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U.S. Won't Pull Out of U.N. Force in Lebanon: Reagan

February 19, 1988|Associated Press

WASHINGTON — President Reagan said today that Americans will not be pulled out of the U.N. observer group in Lebanon despite the threat of terrorism or the kidnaping of Marine Lt. Col. William R. Higgins.

Reagan made his statement after Defense Secretary Frank C. Carlucci said in a television interview that U.S. officials were studying whether Americans should be withdrawn from Lebanon because of the abduction of Higgins by gunmen in southern Lebanon.

The President said that he was reluctant to answer questions during a photo-taking session in the Oval Office, but that "on this particular subject, I feel I must straighten it out."

Denying that Americans will be pulled out, Reagan said, "We are going to meet our obligations to the United Nations."

Fewer than 20 Americans are assigned to U.N. duties along the Lebanese-Israeli border, according to the State Department.

Reagan said U.N. forces have been in Lebanon since 1949. "We're very definitely a part of the United Nations."

Speaking about the threat of terrorism, the President said, "Of course we worry because we know that terrorists around the world targeted us as one of their targets."

'Everything Possible'

Earlier in the day, Carlucci had said "everything possible" is being done to secure the release of Higgins, the head of a 75-man, multinational observer group attached to the U.N. Truce Supervisory Organization in Lebanon.

Higgins was abducted Wednesday in southern Lebanon.

Asked on NBC-TV's "Today" show whether other Americans assigned to the effort would be withdrawn, Carlucci said: "No decision has been made. We are examining their security situation."

Carlucci said that while the Americans' safety is the responsibility of the United Nations, "obviously we are concerned about our people and will work with the U.N. on it."

Meanwhile, in Lebanon, a pro-Iranian group calling itself the Oppressed of the Earth said it had kidnaped Higgins, and released identity cards bearing his photograph.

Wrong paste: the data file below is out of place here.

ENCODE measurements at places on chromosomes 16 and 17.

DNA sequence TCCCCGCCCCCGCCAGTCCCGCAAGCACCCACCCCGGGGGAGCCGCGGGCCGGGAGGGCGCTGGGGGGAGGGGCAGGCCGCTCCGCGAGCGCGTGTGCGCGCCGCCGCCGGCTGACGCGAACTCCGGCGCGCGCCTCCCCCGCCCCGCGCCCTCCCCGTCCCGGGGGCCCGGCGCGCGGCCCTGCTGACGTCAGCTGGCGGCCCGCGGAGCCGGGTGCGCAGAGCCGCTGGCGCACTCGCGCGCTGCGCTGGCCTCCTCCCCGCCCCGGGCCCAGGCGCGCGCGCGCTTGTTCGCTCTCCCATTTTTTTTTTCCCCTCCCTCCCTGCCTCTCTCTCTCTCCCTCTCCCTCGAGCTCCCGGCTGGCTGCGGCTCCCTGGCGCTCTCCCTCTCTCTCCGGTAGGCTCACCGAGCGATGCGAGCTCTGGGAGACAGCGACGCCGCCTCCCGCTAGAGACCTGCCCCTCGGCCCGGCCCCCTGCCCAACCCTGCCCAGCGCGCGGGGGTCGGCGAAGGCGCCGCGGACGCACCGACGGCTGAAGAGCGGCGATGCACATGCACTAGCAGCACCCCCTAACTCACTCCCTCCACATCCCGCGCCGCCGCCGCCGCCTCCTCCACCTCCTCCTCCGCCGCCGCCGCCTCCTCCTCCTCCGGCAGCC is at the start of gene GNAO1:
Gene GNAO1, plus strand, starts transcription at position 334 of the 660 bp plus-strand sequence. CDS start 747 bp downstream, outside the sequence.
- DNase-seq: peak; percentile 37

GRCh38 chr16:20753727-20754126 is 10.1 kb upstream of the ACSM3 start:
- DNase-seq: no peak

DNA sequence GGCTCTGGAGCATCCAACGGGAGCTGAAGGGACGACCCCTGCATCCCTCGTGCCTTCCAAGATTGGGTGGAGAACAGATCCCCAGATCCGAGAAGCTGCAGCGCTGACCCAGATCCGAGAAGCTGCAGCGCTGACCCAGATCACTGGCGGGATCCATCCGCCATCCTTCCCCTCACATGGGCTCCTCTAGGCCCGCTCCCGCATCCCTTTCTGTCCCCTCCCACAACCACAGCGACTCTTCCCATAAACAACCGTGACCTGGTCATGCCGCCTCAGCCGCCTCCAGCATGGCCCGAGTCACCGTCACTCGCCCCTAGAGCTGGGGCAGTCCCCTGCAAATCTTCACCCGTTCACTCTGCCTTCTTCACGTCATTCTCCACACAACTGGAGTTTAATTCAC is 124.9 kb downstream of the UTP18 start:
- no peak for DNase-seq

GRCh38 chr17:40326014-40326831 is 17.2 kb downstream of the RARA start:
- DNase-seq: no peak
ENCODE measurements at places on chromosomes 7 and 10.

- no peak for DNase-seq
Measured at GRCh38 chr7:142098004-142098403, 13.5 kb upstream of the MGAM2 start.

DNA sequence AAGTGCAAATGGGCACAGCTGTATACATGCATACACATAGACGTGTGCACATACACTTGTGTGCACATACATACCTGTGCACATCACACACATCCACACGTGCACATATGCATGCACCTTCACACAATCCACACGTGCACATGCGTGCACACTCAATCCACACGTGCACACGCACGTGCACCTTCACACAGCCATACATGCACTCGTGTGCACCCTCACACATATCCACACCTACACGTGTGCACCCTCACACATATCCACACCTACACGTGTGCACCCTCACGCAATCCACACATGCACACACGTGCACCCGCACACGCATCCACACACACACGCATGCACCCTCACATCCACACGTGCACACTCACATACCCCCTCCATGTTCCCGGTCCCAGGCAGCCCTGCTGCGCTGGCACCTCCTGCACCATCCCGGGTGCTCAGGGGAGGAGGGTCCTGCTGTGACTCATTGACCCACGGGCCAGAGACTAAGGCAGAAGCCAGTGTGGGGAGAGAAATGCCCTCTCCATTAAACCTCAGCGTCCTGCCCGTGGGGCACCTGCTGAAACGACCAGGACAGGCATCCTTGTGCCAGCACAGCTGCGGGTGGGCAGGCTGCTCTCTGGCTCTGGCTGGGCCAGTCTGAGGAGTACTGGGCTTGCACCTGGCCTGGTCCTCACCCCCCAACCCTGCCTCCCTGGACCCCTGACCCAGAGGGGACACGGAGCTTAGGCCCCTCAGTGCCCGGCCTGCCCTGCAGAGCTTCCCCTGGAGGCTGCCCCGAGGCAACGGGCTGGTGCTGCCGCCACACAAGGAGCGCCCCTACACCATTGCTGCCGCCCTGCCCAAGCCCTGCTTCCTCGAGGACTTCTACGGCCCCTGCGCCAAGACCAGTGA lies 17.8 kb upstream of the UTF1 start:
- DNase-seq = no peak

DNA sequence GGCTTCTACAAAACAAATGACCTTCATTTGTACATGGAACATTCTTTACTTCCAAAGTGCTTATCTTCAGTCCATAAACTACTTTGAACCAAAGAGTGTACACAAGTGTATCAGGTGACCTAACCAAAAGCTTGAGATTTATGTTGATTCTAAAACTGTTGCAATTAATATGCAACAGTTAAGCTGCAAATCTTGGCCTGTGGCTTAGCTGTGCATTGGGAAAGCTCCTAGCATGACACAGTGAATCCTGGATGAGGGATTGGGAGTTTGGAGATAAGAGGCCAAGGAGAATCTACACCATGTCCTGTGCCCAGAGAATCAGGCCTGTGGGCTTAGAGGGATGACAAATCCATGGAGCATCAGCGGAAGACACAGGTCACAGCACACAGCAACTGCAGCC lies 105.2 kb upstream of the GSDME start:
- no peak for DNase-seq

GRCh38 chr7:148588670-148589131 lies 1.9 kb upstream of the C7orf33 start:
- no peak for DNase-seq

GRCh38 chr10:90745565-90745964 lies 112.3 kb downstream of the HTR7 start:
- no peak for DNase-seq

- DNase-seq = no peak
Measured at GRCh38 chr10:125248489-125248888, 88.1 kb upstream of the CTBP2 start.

It claimed that Higgins was doing undercover work for the "satanic CIA."

U.S. officials have denied that Higgins has links with the CIA, and U.N. Undersecretary General Marrack Goulding echoed that denial today in a news conference at Naqoura, Lebanon.

"We do not recruit spies. Everyone here works for the United Nations," he said.

Demands Release of 300

The group said it will release Higgins after a complete Israeli withdrawal from its security zone in south Lebanon. It also demanded the release of an estimated 300 Lebanese and Palestinian prisoners held in Khiam detention camp in south Lebanon and the immediate cessation of U.S. activity in Lebanon.

It was the second responsibility claim in two days, but it was the first to be accompanied by any proof. The first came Thursday in a call from a man claiming to speak for a previously unknown group calling itself the Islamic Revolutionary Brigades.

In a rescue attempt, Shia Muslim militiamen spent a second day searching rain-swept citrus groves and cave-lined valleys for Higgins.

The searchers, who belong to the Amal militia headed by Justice Minister Nabih Berri, also seized six activists of the Iranian-backed Hezbollah in pre-dawn house raids in Tyre and accused them of involvement in the plot.

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